A common thread among most of these religions is the belief that good works will help a person achieve a right relationship with God or grant them access to life after death in some way.
Most of those who practice a specific religion do so in order to obtain the goal of salvation for themselves and others and to render due worship and obedience to God. There are different understandings of salvation and God, depending on the religion and the culture.
Religious practices are how various faiths show their adherence to what they believe about God. Generally speaking, religious practices influence cultures, provide moral guidance, and add to the organization of communities. When individuals commit themselves to practicing their religion, it can strengthen them and their families, communities, and society as a whole.
The concept of true religion focuses on God, where religious profession, experience, and practice are all centered on God from God’s perspective rather than from a human perspective. As Christians, we can turn to God’s Word to discover what He has revealed about Himself for our own personal guidance.
Micah 6:8 in the Old Testament gives a very clear idea of what true religion is: doing justice, loving mercy, and walking humbly with God in such a way that our whole being is involved in our relationship with God and others.
James 1:27 in the New Testament says that true religion is looking after orphans and widows in their distress and keeping oneself from being polluted by the world; in other words, it includes the way we live, but it is more than just a set of rules or rituals.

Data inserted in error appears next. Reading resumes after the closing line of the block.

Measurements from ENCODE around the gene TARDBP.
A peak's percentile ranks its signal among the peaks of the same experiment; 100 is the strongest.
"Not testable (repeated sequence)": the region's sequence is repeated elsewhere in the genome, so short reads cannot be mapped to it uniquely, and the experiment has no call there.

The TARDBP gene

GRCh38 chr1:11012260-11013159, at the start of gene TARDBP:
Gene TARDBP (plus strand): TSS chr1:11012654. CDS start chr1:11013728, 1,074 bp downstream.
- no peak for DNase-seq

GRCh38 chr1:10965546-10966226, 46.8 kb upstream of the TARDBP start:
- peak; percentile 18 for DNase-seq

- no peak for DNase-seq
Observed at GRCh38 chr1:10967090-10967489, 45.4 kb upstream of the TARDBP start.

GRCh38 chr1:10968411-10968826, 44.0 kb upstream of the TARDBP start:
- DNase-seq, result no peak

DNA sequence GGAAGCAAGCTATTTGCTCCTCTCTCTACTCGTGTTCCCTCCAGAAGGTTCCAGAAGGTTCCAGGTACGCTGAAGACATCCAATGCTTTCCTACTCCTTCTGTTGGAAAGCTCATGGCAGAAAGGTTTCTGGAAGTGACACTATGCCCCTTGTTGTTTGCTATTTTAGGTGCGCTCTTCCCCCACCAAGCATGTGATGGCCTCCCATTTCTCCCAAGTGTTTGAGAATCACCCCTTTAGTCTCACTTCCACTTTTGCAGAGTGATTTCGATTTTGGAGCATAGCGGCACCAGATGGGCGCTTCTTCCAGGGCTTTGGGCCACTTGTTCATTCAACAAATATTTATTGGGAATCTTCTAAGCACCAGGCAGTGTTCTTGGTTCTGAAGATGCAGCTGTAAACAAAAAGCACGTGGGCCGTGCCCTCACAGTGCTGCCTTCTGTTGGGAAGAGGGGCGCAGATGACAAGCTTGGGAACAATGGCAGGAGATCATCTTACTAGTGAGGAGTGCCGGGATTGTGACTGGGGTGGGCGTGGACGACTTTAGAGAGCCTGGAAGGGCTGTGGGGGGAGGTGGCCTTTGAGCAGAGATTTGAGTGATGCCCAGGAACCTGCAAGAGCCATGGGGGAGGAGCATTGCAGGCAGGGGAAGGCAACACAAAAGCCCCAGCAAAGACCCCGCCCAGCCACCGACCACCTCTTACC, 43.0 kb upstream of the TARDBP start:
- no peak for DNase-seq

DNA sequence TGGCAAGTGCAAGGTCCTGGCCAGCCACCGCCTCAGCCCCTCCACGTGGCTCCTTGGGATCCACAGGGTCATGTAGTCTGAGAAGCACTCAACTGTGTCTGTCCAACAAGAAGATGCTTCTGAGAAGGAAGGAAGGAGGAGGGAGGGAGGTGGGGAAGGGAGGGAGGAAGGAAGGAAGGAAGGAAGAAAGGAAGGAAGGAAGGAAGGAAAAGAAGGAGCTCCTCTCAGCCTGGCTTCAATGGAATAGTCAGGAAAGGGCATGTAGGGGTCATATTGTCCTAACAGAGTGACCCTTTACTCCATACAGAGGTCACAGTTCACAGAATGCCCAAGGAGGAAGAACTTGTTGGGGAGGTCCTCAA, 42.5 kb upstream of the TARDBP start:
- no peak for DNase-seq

The definition of true religion as given by GotQuestions.org suggests that “the two most common ingredients in religions are rules and rituals. Some religions are essentially nothing more than a list of rules, do’s and don’t’s that a person must observe in order to be considered a faithful adherent of that religion, and thereby, right with the God of that religion… by obeying the rules of the religion, a person will be considered right with God.”
It goes on to say that “true religion is neither rules-based nor ritual-based. True religion is a relationship with God. Two things that all religions hold are that humanity is somehow separated from God and needs to be reconciled to Him.”
Exploring Relationship with God
Trying to solve the problem of separation from God by observing rules and rituals will not lead anywhere because only God can rectify the separation.
God provided for our restoration by coming to us in the Person of Jesus Christ, whose death on the cross in our place was a sufficient sacrifice and closed the gap of separation between us and God (Romans 5:8; 1 Corinthians 15:3–4).
Once we accept that Jesus Christ is the only way we are able to bridge the gap of separation between us and God, it is rituals and religious practices that help us deepen our relationship with Him.